Michel Fingesten

~ 1884 – 1943

Michel Fingesten was a Czech-Austrian painter and graphic artist of Jewish descent. He was one of the most original and prolific graphic artists and bookplates designers of the twentieth century.
According to the Italian journalist and critic Giampiero Mughini, "Fingesten is to the history of the ex libris as Pablo Picasso is to that of painting"

In 1900, at the age of 16, he left to study at the Art Academy in Vienna, where Oskar Kokoschka was studying at the same time, but left after only two years. From 1902 to 1906 he undertook a trip around the world, travelling to America,—where he spent four years and witnessed the 1906 earthquake in San Francisco,—and thence to China and Australia.[1]

In 1907 he returned to Europe, arriving in Palermo. From Palermo he crossed the entire Italian peninsula and travelled to Germany via Trieste. Fingesten then stayed temporarily in Munich, where he undertook studies in Franz von Stuck's studio. During this time he was mainly concerned with small-format graphics and drawing caricatures. He finally settled in Berlin in 1913, and there concentrated on mastering the technique of etching.

In 1935 he returned to Italy to visit his family in Trieste. Because of the increasingly intensified racial policy of the National Socialists, he stayed in Italy and settled in Milan. During this time he engraved around 500 bookplates or ex-libris, including one in 1936 for Gabriele D'Annunzio. In 1937, Fingesten's works were confiscated as part of the degenerate art campaign in Germany. On 9 October 1940, he was arrested and interned as a foreigner in the camps of Civitella del Tronto and Ferramonti di Tarsia near Cosenza. He was only able to leave the camp after the Allies liberated southern Italy.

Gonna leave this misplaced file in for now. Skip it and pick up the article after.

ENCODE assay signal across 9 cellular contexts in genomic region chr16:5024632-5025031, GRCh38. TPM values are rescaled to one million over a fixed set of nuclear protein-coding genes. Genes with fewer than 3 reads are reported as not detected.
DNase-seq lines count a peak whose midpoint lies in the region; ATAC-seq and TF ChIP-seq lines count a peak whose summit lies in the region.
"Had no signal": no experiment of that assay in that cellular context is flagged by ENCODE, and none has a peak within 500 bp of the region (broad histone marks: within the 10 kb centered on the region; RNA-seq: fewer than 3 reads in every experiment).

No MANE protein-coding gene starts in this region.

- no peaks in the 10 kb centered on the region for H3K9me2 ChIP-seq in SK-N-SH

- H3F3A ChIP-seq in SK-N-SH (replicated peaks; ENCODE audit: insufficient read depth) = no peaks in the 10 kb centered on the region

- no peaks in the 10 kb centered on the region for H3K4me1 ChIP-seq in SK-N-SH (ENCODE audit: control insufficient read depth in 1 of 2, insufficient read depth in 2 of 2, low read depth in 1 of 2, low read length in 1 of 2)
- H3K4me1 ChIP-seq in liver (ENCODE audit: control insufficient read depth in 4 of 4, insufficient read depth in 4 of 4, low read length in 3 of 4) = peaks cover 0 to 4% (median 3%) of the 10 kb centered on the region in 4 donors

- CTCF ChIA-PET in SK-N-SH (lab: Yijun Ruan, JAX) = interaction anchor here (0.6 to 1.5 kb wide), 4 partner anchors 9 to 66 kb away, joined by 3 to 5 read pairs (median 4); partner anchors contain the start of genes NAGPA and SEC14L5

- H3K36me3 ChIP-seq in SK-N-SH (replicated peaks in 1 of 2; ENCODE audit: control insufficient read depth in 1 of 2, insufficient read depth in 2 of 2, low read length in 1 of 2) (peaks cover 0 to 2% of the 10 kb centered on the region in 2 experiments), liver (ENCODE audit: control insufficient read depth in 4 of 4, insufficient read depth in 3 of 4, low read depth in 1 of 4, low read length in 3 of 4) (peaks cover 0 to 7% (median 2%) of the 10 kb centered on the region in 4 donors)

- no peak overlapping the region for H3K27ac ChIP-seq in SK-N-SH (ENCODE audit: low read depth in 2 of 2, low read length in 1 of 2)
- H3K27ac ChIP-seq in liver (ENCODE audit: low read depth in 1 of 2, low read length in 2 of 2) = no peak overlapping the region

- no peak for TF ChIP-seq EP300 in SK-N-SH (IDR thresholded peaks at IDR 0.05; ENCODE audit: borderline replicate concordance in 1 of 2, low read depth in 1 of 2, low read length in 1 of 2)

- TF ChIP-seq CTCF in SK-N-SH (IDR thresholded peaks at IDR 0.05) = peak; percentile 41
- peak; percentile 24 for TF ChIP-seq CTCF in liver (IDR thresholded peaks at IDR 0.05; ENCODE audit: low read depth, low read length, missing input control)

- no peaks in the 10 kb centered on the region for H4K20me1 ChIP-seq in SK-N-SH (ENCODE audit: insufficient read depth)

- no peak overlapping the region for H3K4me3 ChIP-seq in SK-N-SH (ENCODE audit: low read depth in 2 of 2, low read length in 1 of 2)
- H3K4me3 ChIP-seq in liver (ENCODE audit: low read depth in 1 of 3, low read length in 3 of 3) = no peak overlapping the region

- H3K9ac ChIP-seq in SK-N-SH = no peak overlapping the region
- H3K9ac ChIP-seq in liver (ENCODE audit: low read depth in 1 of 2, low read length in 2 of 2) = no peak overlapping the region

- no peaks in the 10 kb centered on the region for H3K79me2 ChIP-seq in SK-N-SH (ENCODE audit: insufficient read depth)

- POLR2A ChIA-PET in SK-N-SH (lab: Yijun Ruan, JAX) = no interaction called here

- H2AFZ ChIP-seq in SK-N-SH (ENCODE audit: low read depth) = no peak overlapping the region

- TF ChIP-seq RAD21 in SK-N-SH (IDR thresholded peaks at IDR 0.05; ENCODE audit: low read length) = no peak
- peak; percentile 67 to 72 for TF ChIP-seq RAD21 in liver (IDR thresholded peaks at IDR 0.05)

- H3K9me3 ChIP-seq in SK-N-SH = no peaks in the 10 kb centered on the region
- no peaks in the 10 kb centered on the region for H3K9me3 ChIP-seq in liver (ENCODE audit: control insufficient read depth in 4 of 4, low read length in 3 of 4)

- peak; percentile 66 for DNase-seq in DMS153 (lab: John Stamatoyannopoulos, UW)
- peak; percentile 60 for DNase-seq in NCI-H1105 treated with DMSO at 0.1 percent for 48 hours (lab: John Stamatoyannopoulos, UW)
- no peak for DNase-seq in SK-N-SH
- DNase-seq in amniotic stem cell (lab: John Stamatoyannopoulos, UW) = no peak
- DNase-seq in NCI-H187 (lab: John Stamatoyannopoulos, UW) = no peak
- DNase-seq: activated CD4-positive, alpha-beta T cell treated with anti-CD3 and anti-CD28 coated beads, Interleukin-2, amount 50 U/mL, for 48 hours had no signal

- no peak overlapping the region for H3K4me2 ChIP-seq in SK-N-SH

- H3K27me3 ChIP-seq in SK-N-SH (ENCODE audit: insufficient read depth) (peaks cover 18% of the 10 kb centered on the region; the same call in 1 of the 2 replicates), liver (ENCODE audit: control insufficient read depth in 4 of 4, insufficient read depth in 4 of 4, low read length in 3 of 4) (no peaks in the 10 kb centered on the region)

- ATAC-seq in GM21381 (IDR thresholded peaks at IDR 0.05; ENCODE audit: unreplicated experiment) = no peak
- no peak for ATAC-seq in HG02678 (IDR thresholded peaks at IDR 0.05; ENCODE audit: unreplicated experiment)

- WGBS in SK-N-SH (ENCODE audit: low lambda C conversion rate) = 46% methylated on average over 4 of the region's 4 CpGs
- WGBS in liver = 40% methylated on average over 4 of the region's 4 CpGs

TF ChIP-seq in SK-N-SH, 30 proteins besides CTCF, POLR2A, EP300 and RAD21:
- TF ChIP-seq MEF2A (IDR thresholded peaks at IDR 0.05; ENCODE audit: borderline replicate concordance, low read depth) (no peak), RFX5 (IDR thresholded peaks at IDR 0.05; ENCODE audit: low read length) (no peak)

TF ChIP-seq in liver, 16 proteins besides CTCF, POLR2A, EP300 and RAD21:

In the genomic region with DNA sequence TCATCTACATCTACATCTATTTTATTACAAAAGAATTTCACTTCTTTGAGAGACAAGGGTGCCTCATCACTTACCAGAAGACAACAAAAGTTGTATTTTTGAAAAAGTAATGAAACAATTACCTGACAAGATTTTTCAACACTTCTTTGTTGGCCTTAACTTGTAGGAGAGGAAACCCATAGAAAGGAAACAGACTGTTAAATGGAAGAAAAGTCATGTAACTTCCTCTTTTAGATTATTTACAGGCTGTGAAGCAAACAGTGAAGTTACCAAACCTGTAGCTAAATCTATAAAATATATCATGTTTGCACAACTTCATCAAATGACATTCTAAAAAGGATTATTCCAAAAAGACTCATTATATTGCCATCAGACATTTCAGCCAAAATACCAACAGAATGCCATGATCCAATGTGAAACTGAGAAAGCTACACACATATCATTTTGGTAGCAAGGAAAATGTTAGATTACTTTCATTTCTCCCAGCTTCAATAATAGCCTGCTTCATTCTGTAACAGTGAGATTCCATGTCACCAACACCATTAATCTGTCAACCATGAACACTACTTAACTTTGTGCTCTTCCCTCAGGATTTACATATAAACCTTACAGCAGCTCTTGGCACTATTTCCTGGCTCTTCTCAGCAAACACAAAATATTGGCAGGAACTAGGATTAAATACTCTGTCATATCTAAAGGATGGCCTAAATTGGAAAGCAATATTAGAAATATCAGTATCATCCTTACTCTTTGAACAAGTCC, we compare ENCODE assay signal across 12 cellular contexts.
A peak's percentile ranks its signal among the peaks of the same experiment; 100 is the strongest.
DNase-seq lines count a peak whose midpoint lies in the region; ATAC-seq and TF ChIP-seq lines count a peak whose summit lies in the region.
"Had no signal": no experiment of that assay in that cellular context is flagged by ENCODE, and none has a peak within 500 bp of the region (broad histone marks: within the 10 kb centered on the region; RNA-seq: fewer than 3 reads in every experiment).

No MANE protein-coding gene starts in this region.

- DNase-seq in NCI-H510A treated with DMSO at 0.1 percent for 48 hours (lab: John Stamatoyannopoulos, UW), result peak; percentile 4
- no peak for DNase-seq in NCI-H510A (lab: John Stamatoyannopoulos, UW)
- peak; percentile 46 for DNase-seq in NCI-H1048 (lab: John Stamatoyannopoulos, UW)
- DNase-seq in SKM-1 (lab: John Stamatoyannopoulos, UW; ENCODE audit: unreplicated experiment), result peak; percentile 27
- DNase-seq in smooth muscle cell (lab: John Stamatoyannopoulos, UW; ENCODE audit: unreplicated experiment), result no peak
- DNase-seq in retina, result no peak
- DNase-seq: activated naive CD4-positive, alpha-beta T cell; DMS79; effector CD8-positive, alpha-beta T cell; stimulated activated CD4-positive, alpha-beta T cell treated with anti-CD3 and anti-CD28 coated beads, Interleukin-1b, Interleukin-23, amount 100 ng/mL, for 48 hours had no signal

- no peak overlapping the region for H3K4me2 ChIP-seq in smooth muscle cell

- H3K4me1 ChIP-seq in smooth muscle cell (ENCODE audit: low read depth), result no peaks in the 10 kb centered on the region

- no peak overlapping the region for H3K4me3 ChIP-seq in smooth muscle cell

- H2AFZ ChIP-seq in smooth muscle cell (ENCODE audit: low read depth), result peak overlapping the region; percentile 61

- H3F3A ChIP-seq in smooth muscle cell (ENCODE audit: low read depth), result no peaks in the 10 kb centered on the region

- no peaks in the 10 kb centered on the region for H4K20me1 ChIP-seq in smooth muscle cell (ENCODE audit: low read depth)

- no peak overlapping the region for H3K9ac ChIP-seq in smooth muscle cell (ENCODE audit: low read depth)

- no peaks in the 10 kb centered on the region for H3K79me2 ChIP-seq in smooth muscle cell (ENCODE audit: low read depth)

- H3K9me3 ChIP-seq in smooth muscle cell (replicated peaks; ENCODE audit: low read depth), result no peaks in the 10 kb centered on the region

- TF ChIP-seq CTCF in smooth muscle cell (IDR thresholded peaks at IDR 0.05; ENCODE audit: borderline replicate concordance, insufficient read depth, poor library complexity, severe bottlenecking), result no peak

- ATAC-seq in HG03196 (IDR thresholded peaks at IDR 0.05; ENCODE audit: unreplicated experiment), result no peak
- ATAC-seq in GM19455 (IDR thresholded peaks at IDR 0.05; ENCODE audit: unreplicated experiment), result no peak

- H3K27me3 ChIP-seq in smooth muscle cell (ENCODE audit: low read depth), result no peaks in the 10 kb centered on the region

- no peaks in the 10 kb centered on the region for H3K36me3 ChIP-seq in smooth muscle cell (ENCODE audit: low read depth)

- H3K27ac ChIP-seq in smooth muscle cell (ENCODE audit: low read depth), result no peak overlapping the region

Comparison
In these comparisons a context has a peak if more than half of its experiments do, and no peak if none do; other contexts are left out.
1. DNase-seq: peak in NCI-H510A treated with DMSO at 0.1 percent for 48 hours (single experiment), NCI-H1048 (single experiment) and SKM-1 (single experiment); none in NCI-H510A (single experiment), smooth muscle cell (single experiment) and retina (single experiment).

After his liberation from the concentration camp, he met the pastor of Bisignano, Don Giuseppe Savaglia, who commissioned him to paint a picture after a santino, a small figurine of a saint. Fingesten completed the painting within a week. This picture is significant not only because it was the painter's last work, but because towards the end of his life he returned to painting, which he had abandoned years earlier in favour of his bookplates.
Fingesten died of an infection following a surgical procedure in Cerisano, Calabria on 8 October 1943, a few days after it was liberated by the British Army.

His art is a mixture of dark eroticism with a bdsm touch. I tried to divide the art so specific subjects can be more easily found.

3 albums/50 Artworks
Latest Update: November 17, 2023 > New page for this artist created (50 artworks)

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Karen Smits

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